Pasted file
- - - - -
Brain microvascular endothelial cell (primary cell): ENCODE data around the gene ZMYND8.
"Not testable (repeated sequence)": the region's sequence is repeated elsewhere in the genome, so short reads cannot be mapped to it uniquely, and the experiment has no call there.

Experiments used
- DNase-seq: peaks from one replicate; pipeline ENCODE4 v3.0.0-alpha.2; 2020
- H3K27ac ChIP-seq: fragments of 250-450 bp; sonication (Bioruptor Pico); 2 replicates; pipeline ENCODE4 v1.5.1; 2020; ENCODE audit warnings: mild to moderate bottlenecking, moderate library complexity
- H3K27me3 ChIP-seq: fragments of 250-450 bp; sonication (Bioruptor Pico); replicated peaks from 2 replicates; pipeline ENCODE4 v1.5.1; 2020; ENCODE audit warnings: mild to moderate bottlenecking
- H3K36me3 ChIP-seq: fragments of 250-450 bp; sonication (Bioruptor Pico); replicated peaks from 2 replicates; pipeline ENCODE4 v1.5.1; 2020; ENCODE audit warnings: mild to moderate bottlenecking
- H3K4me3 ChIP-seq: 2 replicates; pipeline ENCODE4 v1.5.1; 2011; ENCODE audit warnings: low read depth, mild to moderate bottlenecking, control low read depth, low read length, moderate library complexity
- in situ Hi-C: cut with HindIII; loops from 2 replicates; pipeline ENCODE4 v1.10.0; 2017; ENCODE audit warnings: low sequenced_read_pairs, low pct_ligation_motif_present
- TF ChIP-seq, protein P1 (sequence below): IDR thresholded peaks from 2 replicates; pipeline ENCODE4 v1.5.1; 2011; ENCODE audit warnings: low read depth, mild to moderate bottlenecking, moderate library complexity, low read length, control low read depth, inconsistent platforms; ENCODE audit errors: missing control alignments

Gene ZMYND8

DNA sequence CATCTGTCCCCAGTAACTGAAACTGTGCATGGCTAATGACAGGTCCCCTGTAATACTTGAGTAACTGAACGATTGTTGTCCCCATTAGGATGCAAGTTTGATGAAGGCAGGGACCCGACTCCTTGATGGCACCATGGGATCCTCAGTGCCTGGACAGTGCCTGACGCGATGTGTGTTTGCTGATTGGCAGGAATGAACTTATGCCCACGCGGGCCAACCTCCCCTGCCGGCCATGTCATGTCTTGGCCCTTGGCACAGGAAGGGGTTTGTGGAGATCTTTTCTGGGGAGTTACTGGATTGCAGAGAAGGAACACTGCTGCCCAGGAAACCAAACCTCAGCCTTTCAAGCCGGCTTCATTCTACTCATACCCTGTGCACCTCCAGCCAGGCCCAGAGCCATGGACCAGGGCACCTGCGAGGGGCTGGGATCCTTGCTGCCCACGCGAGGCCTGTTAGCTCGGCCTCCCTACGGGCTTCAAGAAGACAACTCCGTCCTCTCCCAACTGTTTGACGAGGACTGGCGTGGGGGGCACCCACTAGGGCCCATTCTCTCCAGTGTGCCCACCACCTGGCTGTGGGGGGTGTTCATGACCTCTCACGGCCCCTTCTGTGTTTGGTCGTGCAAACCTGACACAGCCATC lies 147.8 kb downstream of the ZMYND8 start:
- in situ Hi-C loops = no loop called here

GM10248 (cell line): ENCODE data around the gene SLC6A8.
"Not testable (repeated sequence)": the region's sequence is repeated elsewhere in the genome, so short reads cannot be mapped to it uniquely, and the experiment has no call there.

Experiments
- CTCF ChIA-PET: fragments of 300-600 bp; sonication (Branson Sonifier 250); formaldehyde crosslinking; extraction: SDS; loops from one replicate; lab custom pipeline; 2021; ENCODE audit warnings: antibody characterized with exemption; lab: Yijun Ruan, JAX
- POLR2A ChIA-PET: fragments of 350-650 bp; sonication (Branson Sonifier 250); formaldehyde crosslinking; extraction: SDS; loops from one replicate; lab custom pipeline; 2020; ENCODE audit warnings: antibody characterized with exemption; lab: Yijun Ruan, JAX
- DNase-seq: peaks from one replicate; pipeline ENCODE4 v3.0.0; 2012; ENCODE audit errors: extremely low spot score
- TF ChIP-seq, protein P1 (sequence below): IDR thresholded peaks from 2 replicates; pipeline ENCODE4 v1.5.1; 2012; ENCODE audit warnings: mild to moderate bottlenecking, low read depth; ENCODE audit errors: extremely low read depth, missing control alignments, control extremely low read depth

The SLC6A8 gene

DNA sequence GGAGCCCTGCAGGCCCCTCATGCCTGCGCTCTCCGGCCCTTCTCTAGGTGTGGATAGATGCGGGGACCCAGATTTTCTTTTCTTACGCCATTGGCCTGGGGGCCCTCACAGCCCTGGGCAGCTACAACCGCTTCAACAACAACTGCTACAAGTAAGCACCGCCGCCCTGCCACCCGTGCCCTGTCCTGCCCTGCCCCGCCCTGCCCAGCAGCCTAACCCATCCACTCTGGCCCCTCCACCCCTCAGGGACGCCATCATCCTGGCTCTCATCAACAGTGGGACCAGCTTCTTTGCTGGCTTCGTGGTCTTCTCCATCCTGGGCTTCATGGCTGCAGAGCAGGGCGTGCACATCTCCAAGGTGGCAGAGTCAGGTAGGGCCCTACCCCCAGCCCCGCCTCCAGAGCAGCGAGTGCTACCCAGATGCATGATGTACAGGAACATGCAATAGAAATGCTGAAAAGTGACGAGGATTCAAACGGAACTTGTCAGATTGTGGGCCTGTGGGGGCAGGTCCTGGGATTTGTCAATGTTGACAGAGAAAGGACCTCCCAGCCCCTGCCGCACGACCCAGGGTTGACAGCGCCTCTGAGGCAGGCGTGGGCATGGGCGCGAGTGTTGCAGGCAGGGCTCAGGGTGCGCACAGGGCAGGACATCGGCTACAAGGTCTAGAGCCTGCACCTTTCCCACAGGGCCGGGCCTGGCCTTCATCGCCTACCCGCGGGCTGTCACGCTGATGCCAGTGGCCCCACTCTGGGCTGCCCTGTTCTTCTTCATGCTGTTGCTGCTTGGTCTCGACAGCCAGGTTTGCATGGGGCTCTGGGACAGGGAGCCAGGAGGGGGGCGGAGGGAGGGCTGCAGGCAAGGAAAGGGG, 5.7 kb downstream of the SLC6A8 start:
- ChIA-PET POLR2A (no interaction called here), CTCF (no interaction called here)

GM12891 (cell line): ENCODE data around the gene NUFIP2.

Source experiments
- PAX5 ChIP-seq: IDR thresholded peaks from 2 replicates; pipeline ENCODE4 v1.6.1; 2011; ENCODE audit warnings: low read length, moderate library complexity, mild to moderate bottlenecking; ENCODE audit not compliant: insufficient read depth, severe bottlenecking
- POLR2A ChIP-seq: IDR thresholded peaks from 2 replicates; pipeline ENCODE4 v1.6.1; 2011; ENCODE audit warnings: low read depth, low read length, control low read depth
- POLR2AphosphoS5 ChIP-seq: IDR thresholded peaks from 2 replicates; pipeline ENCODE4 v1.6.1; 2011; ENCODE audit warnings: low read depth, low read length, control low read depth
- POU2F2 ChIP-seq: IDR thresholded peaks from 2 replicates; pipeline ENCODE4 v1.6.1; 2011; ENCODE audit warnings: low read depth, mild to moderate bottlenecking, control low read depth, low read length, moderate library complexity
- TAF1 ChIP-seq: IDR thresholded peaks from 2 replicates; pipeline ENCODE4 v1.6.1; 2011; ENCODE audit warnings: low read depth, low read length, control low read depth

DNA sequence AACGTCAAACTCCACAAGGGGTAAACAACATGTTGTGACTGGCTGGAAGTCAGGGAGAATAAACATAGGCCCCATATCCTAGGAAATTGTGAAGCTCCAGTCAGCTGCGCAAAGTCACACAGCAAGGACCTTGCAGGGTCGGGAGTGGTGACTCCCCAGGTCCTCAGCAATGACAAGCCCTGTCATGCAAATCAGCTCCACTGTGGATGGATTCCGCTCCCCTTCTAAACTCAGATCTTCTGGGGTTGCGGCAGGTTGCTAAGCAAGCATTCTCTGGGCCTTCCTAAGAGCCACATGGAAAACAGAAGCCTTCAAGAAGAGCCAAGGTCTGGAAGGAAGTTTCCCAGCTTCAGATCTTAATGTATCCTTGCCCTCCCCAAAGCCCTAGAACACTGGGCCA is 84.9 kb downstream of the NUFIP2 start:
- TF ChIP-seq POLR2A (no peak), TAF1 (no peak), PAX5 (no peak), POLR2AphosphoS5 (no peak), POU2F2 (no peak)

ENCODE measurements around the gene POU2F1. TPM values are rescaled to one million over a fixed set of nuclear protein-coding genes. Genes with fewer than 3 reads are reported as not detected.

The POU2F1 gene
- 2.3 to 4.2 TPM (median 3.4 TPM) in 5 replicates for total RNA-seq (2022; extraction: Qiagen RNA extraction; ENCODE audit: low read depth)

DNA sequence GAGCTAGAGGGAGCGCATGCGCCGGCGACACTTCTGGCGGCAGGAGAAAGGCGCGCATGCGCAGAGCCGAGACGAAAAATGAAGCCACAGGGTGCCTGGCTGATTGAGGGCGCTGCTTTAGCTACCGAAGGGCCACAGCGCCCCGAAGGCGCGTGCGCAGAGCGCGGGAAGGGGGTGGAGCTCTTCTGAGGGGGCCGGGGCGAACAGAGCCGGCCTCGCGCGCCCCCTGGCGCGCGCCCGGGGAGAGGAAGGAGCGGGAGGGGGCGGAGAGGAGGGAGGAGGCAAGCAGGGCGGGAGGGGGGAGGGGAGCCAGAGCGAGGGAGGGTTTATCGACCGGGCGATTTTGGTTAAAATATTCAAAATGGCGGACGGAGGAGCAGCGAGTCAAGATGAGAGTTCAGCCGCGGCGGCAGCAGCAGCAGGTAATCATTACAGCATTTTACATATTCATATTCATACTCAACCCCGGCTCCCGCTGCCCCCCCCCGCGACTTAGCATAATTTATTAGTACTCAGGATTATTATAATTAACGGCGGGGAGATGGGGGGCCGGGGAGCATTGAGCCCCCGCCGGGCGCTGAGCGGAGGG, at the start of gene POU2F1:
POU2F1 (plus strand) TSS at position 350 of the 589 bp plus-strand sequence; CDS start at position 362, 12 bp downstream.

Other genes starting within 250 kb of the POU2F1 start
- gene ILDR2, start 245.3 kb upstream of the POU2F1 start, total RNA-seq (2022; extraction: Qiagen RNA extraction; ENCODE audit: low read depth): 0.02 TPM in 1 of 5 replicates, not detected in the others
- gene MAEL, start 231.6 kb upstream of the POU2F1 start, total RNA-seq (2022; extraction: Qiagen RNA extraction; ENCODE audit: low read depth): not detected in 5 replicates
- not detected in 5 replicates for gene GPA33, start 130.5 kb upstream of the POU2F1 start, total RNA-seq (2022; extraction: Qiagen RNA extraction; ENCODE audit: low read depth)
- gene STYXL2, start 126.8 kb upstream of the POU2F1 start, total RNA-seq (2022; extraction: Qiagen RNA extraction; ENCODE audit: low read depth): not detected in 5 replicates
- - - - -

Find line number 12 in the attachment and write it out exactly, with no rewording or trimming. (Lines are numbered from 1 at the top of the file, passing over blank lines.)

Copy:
DNA sequence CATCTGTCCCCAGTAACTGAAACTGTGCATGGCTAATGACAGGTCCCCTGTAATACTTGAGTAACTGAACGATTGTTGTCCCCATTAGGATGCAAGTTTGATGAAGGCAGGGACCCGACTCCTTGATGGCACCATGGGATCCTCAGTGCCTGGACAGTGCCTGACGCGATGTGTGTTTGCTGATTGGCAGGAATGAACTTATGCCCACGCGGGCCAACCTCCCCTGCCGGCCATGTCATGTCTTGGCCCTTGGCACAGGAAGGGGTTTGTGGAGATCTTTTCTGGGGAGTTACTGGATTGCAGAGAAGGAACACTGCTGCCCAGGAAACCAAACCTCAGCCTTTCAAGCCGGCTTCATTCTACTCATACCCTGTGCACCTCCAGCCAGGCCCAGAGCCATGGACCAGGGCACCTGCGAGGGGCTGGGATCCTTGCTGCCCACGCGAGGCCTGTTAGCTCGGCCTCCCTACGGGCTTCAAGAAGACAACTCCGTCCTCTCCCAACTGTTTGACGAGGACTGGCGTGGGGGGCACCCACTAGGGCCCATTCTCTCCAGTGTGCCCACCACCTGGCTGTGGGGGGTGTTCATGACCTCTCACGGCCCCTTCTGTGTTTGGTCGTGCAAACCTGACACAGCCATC lies 147.8 kb downstream of the ZMYND8 start: